Many companies use unlimited PTO as a benefits selling point. At first it sounds great. “Unlimited PTO?! Awesome! I can finally take that 2 week vacation in order to (fill in the blank).” The sad reality is that in many companies the benefit isn’t used at all. In most company cultures it’s hard to ask for time off. For those who have a capped PTO policy (use it or lose it), at least the conversation starter of “hey I’m going to lose some PTO unless I take it” is helpful in getting employees to take time off.

Unlimited PTO is not formally tracked and therefore managers aren’t sure how much time off an employee has taken. Those who do exercise more than a perceived “normal” amount of PTO could experience resentment from others or even be seen as less dedicated employees. If a person does take prolonged PTO, there could even be sense of uncertainty regarding their job security. This incentives employees to actually take less PTO.

By contrast, mandatory PTO solves all of the above issues and even adds more benefits. Not only does it encourage employees to take a break from the grind (the entire point of having PTO), it implicitly forces flexibility in work assignments and having a backup for all crucial tasks. This minimizes risk of a single point of failure and the chance of a rogue employee doing nefarious things. It also limits the company’s financial liability as employees use their PTO instead of sitting on it for years to be cashed out.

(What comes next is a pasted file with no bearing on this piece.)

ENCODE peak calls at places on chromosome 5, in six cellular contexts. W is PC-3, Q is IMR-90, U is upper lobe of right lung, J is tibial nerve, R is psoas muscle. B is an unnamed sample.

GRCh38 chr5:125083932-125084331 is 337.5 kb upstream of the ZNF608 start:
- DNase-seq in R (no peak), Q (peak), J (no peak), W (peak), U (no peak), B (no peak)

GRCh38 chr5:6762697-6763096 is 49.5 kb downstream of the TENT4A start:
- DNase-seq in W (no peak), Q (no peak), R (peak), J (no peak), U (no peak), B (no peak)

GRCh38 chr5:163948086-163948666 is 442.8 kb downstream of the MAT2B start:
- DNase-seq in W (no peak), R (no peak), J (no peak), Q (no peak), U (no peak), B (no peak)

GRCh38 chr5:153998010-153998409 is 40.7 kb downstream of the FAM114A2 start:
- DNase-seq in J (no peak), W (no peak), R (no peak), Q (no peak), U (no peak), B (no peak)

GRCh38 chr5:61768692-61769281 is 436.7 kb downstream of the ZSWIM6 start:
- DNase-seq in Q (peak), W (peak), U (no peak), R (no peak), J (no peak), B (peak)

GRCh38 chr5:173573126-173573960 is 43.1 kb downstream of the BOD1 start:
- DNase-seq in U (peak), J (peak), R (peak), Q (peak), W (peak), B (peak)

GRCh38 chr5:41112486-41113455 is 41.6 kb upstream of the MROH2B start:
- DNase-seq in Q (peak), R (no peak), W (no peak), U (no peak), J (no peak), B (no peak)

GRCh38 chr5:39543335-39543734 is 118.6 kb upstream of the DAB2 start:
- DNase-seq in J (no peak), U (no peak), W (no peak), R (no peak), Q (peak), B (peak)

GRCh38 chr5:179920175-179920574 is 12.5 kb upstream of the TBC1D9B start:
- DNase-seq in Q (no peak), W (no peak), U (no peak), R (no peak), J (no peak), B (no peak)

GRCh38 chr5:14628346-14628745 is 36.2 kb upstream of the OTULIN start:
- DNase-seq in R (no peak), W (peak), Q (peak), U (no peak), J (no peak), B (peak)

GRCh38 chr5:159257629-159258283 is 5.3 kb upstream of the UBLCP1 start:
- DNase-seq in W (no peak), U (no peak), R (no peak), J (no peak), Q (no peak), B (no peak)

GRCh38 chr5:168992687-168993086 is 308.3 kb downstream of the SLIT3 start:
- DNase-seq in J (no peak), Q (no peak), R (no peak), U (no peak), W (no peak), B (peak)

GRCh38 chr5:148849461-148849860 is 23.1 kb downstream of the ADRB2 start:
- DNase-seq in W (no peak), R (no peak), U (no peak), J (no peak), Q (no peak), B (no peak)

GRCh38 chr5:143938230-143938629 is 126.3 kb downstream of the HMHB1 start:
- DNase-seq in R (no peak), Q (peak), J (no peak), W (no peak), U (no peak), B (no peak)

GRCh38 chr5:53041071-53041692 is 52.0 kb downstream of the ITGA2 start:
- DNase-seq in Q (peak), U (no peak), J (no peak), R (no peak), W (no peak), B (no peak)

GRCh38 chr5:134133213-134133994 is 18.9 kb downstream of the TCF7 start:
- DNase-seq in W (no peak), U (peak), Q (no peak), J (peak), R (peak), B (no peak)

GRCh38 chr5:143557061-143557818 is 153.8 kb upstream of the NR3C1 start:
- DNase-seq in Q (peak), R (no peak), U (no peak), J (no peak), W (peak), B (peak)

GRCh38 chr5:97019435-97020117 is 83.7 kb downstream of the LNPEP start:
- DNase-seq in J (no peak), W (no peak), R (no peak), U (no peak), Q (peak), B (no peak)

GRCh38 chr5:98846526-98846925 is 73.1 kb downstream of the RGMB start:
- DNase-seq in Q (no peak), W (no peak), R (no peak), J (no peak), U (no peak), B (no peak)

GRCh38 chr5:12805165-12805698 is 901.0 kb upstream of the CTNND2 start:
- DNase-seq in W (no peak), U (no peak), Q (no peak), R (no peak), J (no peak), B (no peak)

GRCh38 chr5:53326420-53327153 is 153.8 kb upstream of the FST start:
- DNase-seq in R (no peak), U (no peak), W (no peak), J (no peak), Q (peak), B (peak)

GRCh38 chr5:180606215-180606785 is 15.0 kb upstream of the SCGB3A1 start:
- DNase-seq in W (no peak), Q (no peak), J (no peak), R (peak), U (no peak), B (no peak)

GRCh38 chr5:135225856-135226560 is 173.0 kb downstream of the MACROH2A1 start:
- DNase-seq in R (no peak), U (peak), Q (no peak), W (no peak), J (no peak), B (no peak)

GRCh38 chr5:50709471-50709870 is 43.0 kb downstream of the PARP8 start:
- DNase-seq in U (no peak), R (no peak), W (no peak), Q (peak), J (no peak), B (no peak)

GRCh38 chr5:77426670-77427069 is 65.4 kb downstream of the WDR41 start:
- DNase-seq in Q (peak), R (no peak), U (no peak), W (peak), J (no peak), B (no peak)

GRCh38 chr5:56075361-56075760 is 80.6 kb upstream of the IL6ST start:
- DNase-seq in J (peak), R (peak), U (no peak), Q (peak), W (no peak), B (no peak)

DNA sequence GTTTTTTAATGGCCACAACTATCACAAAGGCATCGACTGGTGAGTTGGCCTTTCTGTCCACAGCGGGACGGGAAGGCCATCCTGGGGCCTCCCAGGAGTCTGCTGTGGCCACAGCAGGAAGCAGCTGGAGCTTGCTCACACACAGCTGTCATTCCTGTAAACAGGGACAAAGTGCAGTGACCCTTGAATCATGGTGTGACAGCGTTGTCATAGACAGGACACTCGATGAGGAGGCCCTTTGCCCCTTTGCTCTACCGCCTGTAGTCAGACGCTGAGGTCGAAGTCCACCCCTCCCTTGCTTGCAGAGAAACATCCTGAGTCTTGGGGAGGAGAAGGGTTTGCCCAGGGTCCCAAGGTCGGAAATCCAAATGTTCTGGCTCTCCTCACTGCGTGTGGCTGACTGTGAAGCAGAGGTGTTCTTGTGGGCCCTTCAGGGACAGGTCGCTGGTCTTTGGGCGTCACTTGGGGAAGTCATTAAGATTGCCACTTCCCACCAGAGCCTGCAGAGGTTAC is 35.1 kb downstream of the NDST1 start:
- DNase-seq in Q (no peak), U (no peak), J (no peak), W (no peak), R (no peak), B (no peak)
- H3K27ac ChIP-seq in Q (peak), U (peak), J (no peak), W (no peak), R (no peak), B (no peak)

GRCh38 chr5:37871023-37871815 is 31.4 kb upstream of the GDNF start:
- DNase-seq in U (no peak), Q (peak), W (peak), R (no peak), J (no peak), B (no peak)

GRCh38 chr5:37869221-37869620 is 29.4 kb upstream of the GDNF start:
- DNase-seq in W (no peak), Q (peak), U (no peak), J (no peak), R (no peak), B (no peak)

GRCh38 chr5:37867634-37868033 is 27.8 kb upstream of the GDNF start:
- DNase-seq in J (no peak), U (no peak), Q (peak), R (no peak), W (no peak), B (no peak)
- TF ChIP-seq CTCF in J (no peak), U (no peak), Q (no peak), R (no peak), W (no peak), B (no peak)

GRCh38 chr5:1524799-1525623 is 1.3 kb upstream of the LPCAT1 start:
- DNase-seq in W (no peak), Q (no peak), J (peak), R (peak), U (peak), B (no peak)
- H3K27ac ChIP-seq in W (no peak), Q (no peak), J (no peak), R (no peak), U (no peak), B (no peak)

If companies really want a benefits selling point about how much they care for their employees, they should adopt a mandatory PTO policy of 2 weeks each year and an additional 2-4 weeks that can be accrued and rolled over. Managers should be held responsible to make sure all of their employees take their PTO.

By aligning the behavior incentives with the actual policy, both employees and companies would benefit.

Online Writers: Who to Read

I’m not a skilled enough writer to have my own newsletter (yet?), but here is a list of online writers I enjoy reading. Many have weekly newsletters. A few have published books (actually valuable business books. So rare!) At the least they are worth following on Twitter.

Ben Thompson at Stratechery – my absolute favorite writer about tech and business models. I’ve been following Ben since his early days of writing. His work has dramatically changed how I think about the tech industry and business models. It’s the only online content I pay for and it’s worth every penny. Even if you don’t subscribe, his free weekly article and podcast (Exponent) are incredibly valuable. Aggregation theory might be the most important theory in tech since the innovator’s dilemma (which he wrote about here). Is that enough fanboyism? Ok I’ll stop now.